Ukrainian hackers hoodwinked a group of Russian military wives into posing for a risqué spouse calendar, in the process outing their husbands’ identities by accident and exposing twelve combat pilots in an elite Kremlin air force squadron to possible war crimes charges, reports published by a pair of leading Kyiv-associated civilian activist groups said.

InformNapalm, a leading public group which has supported the Ukrainian military with supplies and funds since 2014, and Cyber Resistance, a loosely-organized team of Ukraine hackers specializing in accessing Russian networks, retrieving and publicizing confidential information, gave details of a successful “virtual” false-flag operation.

InformNapalm produced a detailed report of how the Cyber Resistance activists, posing as Russian patriots, used a combination of social engineering tactics and brute force cyber-attack to hack closed Russian army data networks. In doing so they identified a woman living in Crimea as the wife of Colonel Sergey Valeriyvich Atroshchenko, commander of Russia’s 960th Assault Aviation Regiment.

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The 960th is based in occupied Crimea and operates Su-25 ground attack aircraft. According to Ukrainian officials the regiment has conducted hundreds of air strikes on Ukrainian homes and businesses including the devastating Mar. 16 2022 bombing of the Mariupol theater, in which hundreds of civilians were killed.

On Mar. 28 Mariupol mayor-in-exile Petro Andriushchenko publicly accused the 960th by name for both the theatre bombing and that of a Mariupol maternity hospital a week earlier.

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Multiple open sources confirm that the 960th regiment operates from Crimea to carry out air strikes in southern Ukraine. While it is undisputed that units of the Russian air force were responsible for the Mariupol bombings, the identity of who carried out the strikes is a military secret.

Russian state media reported, on Mar.  18, that President Vladimir Putin had signed an executive order designating the 960th as a “Guards” regiment because of its excellent combat performance in strikes along the southern front, without specifying target locations.

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According to the InformNapalm report, the Cyber Resistance team, used faked Russian identities to pose as activists strongly supporting the Russian military and Russia’s invasion of Ukraine. Having identified Ms. Antroshchenko, they contacted her and convinced her to organize a photo shoot for herself and eleven other squadron wives to produce a pin-up calendar to boost the morale of military families and army supporters.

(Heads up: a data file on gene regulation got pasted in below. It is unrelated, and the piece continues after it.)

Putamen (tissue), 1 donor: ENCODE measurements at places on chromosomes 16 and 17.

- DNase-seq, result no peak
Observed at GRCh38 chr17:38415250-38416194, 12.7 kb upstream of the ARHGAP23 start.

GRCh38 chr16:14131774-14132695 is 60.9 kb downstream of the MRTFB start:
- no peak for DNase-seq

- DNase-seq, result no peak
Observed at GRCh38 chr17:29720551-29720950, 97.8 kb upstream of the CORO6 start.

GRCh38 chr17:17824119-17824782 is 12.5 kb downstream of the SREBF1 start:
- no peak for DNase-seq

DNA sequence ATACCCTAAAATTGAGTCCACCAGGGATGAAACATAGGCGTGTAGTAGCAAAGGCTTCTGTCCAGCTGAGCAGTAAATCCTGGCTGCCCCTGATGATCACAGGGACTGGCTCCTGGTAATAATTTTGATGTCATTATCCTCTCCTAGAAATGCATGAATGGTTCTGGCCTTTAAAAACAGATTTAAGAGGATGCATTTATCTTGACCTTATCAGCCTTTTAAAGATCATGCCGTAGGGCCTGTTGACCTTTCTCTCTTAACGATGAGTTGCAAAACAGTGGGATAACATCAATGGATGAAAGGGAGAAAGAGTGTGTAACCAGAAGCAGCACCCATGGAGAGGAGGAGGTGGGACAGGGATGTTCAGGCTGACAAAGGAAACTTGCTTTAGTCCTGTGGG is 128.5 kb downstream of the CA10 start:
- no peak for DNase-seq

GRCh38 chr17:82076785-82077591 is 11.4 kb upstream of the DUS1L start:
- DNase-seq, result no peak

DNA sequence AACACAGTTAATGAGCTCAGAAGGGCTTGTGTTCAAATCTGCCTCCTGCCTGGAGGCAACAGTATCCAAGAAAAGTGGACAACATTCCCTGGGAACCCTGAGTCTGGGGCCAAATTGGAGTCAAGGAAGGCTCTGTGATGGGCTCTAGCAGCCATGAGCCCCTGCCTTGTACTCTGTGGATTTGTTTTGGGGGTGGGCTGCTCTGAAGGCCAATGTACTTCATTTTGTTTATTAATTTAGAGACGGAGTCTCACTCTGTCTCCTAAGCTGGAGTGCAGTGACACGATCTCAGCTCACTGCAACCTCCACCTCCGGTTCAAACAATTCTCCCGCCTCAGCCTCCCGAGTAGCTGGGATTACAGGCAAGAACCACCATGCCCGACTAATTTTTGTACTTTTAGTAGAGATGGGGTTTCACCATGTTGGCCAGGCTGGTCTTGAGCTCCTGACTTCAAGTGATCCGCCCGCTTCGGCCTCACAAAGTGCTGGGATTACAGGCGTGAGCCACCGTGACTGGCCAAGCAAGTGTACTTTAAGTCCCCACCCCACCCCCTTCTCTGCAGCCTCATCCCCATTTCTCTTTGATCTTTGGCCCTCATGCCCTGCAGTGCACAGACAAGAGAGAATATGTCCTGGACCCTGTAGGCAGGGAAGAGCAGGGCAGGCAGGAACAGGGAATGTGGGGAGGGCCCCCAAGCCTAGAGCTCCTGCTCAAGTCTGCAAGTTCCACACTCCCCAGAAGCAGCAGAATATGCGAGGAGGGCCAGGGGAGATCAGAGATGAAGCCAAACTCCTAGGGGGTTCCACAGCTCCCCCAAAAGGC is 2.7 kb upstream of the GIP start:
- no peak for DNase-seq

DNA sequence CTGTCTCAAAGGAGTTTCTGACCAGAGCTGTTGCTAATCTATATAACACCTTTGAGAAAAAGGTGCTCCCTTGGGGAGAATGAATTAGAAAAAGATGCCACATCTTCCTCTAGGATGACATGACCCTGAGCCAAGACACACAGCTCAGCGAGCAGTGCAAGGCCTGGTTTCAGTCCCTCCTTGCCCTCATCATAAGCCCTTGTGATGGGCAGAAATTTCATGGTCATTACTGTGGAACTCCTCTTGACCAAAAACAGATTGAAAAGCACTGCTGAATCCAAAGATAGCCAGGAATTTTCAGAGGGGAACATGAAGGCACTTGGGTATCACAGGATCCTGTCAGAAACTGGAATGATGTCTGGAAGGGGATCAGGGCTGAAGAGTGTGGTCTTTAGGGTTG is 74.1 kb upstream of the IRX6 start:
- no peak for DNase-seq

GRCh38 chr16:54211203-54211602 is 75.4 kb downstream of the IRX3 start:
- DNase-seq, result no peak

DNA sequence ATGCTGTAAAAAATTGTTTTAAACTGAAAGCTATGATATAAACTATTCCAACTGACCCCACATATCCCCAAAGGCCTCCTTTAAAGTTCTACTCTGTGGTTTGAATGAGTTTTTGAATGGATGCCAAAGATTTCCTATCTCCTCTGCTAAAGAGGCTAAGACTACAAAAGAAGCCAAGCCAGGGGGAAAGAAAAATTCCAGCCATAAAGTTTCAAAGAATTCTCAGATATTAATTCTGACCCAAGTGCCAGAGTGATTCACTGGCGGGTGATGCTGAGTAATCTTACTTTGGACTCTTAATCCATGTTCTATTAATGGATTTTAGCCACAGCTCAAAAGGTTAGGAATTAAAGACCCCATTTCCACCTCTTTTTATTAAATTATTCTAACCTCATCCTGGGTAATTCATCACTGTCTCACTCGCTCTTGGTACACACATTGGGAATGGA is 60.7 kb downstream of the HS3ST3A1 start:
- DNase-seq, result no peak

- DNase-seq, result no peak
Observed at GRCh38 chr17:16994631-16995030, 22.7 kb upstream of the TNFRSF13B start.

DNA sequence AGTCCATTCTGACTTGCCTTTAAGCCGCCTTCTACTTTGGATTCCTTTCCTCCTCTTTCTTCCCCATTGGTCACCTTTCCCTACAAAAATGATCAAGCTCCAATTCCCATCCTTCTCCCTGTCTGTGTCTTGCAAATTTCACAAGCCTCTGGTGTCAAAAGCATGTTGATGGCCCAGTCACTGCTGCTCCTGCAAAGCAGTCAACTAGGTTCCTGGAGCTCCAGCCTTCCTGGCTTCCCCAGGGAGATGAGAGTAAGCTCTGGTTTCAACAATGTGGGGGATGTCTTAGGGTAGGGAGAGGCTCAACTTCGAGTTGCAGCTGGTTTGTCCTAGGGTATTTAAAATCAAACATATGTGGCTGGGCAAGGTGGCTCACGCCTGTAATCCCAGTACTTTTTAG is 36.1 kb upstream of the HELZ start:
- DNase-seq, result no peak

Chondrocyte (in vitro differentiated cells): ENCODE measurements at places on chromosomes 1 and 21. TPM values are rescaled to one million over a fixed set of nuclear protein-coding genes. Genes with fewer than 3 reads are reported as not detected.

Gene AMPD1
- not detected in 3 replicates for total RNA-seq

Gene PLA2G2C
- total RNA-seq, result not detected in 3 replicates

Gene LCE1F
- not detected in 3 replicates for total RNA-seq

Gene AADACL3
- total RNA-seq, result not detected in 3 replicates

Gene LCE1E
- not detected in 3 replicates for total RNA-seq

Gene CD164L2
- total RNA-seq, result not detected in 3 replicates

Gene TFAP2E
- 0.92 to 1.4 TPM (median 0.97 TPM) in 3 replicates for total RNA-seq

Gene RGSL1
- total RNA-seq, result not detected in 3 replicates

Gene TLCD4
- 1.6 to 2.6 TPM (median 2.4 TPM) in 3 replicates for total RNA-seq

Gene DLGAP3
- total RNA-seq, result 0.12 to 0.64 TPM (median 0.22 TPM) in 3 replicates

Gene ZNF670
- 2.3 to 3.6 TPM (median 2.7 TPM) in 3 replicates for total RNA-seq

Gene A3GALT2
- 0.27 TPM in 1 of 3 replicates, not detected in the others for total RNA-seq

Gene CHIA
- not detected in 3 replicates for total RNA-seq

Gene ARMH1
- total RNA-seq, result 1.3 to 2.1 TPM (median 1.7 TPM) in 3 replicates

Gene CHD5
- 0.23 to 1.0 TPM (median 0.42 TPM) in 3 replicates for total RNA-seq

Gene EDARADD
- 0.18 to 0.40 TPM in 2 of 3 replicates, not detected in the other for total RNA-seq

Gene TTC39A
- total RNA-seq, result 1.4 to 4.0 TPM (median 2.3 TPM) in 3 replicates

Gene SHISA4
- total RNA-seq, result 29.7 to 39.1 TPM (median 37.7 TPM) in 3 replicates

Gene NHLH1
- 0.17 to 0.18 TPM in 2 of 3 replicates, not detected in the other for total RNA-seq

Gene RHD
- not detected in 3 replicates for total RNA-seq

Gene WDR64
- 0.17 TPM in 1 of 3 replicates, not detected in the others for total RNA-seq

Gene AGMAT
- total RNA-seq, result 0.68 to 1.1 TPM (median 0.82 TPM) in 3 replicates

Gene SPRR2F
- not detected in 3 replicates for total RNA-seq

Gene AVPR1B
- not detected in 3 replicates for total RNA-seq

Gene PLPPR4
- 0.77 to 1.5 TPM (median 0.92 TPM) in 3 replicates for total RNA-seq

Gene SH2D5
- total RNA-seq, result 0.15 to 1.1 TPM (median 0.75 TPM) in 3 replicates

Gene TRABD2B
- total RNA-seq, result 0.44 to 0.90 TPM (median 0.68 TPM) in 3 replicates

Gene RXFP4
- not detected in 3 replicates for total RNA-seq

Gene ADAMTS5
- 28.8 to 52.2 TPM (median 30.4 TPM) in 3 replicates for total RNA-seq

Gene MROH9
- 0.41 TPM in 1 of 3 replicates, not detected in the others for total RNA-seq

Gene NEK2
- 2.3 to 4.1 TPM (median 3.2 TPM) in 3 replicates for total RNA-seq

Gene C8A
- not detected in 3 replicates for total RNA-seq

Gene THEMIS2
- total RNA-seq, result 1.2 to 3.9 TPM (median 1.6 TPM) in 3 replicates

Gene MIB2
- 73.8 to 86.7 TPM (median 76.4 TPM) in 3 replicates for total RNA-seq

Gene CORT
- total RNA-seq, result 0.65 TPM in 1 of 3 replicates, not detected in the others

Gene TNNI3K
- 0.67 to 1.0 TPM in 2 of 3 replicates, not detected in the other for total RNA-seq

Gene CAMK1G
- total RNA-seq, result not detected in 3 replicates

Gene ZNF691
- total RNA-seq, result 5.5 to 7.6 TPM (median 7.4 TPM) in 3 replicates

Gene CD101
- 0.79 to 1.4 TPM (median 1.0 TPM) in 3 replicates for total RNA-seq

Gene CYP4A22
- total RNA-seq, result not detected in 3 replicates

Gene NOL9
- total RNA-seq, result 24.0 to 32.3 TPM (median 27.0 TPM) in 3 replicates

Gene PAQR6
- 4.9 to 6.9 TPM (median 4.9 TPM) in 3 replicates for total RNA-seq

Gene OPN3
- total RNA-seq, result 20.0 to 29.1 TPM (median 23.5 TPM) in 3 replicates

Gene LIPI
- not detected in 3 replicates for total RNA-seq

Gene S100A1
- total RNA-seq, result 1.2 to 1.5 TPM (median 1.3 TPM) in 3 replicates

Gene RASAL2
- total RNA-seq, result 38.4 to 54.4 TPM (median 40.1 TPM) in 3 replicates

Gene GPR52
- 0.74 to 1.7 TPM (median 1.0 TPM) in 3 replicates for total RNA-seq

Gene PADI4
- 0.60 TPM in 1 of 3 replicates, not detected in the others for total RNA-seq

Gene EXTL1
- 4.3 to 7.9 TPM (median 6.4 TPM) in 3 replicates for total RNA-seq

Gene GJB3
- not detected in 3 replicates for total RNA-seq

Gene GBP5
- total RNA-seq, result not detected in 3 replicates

It is Russian military tradition, that the wife of a unit commander has substantial sway over “lower-ranking” spouses in the unit, particularly in matters of military families and the provison of morale-boosting support for men in the ranks.

A group shot within the calendar showed the twelve spouses wearing their husbands’ dress tunics bedecked with medals, with an Su-25 strike jet in the background. Ten wore high heels and half of the women paired the air force jacket with ultra-short skirts or thigh-high exercise tights.

It was not possible to independently confirm InformNapalm’s and Cyber Resistance’s account of what amounted to a highly successful false flag operation targeting the Russian military. However, both confidential official and social Russian content published by the Ukrainian activists was fully consistent with similar material viewed by Kyiv Post.

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Other sensitive Russian military materials published in the report included the names, ranks, home addresses, passport numbers and personal contact information of the husbands of the wives and other pilots, as well details of individuals found to have collected salaries after leaving air force service, manuals for Russian military air search and air traffic control procedures, and operating instructions for the Russian air force Fazenda-T air search radar.

In its Telegram channel, Cyber Resistance claimed it had also hacked Colonel Antroshchenko’s personal  archives within the Russian Ministry of Defense, gaining access to the regimental records including pilots performance evaluations, officer records, bulletins, memos, and operational planning documents, including a 16-page text and slide presentation on improving Russian air force interceptor tactics against NATO AWACS aircraft.

Personal details published included 14-digit coordinates of Atroshchenko’s home, and images of passport photographs seeming to show that Antroshchenko was born in Ukraine’s northern Ovruch region and moved to Russian-occupied Crimea in 2016, two years after the Russian illegal annexation of the peninsula.

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The InformNapalm report also published two photographs of Ms. Atroshchenko posing in a bikini with the comment she “liked to send ‘photo surprises’ to her husband”. Cyber Resistance said the published material represents only a fraction of the confidential content now in Ukrainian hands.

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